Current proposals, debates, and laws regarding prohibitions on Holocaust denial can be understand as a hate-speech focused instance of the pervasive question of the role of freedom of expression in increasing belief in truth and decreasing belief in falsity. John Stuart Mill’s well-known analysis in On Liberty is the starting point, but it should not be the ending point. Mill assumes a rational population that can identify truth when they see it, but these rationalist assumptions may not survive modern social insights to the contrary. More importantly, a more complete and post-Millian decision-theoretic analysis would consider not only the social harms that ensue from non-identification of truth, but also the countervailing harms that come from belief in falsity. As the example of Holocaust denial illustrates, allowing the propagation of what appears to be a false belief may produce benefits when what appears to be false turns out to be true, but may produce harms when what appears to be false genuinely is false. The varying approaches to Holocaust denial throughout the world expose different beliefs in different regimes about how these tradeoffs should be resolved.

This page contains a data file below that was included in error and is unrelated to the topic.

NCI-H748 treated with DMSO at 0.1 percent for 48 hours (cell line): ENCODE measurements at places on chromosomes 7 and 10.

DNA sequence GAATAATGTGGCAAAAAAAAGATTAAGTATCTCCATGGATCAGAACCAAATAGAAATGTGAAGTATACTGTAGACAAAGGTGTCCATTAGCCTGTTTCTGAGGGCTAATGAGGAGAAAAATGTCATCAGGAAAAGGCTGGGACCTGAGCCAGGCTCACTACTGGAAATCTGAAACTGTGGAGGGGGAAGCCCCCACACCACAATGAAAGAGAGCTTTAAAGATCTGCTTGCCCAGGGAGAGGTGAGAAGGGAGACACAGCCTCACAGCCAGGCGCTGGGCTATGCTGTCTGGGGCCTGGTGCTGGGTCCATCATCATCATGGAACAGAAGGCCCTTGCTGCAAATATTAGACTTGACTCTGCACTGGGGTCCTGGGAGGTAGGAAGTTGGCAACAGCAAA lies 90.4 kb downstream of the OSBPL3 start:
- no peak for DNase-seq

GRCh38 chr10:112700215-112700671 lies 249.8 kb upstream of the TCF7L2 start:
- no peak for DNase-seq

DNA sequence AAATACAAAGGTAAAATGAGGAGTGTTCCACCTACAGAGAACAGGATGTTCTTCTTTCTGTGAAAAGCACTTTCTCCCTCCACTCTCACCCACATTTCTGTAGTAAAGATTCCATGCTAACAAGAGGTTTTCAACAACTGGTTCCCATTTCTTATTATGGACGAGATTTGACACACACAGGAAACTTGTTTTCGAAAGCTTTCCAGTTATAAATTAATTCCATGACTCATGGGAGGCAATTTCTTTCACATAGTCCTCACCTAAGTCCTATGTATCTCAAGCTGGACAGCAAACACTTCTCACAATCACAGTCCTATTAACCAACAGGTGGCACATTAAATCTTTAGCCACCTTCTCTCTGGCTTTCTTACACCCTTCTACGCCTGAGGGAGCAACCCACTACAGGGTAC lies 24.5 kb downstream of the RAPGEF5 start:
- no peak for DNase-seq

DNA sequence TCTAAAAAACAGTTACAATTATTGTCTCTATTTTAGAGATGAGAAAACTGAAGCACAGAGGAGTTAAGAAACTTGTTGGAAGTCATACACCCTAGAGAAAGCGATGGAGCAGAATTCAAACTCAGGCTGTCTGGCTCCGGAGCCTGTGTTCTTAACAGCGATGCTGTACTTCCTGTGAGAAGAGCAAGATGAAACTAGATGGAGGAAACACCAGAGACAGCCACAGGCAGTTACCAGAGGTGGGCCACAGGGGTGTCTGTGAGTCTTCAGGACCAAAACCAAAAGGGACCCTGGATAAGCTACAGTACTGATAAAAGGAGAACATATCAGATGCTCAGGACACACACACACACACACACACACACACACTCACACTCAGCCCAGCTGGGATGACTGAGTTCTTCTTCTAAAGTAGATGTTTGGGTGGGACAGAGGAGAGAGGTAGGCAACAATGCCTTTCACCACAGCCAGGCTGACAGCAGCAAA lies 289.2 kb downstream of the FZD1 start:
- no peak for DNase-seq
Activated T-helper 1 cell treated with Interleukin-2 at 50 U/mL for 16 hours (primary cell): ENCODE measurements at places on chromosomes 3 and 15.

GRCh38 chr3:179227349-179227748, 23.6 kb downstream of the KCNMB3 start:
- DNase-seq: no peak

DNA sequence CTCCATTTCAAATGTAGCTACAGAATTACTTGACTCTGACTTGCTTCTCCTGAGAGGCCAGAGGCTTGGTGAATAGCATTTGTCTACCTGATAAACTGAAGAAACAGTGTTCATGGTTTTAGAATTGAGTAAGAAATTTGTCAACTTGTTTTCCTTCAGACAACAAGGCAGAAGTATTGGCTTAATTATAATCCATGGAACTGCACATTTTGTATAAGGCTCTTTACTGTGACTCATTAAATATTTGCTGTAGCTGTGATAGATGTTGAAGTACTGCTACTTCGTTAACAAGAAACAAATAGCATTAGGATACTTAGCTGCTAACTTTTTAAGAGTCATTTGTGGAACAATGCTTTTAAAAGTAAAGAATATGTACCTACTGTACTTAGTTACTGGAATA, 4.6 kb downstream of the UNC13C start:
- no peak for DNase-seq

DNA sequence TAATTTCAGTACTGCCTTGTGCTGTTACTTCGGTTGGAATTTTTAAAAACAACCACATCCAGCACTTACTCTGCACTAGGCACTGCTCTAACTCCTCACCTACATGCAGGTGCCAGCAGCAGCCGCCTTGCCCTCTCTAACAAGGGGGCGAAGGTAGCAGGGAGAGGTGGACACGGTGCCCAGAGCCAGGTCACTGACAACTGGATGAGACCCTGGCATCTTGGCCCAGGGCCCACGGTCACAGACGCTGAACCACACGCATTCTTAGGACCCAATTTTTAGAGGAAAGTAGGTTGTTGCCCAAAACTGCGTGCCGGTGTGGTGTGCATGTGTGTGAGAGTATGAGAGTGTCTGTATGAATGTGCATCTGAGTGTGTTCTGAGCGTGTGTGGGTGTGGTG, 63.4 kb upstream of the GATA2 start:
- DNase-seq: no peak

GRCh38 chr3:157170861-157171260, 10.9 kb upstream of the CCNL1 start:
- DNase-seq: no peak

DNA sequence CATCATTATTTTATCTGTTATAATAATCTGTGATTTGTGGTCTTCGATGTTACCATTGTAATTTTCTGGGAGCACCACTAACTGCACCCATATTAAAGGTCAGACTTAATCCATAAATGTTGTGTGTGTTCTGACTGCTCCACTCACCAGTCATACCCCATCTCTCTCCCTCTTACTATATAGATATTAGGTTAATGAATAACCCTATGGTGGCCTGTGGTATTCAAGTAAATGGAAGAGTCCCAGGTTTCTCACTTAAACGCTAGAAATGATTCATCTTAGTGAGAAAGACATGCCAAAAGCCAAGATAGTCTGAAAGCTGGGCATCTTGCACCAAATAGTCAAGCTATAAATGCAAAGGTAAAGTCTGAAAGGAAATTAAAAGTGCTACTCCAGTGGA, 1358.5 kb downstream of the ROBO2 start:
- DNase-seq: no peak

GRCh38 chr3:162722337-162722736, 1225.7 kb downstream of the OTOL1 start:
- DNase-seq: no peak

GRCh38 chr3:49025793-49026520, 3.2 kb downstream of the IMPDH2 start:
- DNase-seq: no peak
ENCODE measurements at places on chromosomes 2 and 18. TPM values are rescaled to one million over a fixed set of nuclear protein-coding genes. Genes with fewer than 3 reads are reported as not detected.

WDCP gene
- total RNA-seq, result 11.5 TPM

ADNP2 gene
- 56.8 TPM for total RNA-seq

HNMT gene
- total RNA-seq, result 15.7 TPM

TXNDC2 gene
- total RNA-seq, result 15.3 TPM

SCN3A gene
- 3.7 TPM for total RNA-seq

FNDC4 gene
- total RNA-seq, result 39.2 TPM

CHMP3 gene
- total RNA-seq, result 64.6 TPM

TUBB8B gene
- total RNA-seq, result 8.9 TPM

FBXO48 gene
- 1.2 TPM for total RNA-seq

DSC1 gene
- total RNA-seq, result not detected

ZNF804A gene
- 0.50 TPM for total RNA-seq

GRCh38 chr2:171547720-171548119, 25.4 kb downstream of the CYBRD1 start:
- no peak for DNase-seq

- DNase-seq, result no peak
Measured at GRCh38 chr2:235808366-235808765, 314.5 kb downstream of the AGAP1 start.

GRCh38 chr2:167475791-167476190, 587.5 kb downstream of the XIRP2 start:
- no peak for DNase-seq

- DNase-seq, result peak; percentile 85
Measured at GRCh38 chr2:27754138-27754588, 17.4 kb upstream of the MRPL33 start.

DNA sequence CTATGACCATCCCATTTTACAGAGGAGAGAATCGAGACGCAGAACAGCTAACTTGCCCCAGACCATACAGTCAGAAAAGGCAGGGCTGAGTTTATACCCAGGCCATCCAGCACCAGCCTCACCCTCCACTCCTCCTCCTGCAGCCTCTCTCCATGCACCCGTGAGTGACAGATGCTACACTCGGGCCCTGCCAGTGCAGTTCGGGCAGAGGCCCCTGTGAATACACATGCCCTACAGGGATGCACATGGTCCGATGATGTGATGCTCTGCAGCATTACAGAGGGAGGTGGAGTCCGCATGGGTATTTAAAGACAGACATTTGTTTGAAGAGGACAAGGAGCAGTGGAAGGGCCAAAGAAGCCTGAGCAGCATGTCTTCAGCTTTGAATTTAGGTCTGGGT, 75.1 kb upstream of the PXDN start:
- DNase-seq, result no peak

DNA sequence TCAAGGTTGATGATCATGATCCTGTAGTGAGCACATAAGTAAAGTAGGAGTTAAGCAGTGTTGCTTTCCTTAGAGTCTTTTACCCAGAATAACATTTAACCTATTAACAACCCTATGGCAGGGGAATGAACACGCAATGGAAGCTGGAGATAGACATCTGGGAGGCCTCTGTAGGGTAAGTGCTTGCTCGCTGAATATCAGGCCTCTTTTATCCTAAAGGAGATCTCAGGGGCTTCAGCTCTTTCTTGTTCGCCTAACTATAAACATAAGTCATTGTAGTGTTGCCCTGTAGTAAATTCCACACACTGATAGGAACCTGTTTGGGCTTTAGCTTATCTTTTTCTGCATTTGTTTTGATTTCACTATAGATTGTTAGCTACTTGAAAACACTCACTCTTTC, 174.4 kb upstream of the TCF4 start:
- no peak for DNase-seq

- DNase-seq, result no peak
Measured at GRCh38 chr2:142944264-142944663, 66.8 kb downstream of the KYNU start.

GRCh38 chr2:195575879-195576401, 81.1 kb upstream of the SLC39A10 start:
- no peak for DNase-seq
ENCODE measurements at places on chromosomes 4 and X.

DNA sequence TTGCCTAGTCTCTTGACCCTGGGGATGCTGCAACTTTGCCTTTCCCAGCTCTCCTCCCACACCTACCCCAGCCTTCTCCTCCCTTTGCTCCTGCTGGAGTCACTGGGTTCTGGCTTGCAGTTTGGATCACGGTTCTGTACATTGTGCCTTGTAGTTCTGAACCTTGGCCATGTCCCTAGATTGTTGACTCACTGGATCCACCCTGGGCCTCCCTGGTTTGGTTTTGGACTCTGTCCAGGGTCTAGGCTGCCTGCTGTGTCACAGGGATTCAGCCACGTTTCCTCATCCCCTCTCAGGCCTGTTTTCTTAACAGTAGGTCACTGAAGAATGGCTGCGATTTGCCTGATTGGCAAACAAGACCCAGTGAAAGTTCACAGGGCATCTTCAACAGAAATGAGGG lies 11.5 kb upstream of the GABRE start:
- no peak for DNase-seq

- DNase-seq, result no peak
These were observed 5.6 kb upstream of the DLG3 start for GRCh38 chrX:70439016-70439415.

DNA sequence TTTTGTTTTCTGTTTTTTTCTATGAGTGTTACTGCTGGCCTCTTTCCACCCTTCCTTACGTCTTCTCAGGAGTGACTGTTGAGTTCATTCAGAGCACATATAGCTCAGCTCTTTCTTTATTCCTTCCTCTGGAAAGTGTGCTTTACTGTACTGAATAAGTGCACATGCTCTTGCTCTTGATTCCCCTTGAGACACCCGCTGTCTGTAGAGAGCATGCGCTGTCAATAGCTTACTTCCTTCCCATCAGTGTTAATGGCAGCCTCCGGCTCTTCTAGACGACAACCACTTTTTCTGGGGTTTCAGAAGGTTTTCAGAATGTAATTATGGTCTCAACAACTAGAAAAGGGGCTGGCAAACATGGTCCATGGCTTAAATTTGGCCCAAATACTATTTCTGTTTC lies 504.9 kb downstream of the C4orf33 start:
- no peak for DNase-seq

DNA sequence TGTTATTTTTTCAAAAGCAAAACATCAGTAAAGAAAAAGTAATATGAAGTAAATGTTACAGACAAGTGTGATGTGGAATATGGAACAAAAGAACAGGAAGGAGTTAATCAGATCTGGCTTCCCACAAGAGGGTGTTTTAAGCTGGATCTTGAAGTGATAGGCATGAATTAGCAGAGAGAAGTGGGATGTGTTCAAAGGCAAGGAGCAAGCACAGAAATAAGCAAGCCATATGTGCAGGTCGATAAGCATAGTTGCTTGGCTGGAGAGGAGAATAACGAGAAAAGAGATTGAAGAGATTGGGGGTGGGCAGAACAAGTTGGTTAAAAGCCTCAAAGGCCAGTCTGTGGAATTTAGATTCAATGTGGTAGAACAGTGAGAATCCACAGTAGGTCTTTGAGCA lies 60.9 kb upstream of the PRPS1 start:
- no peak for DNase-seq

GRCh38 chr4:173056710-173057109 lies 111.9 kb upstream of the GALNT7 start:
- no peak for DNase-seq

Frederick Schauer, Social Epistemology, Holocaust Denial, and the Post-Millian Calculus, in The Content and Regulation of Hate Speech: Rethinking Regulation and Responses, Cambridge University Press, 129–143 (2012).
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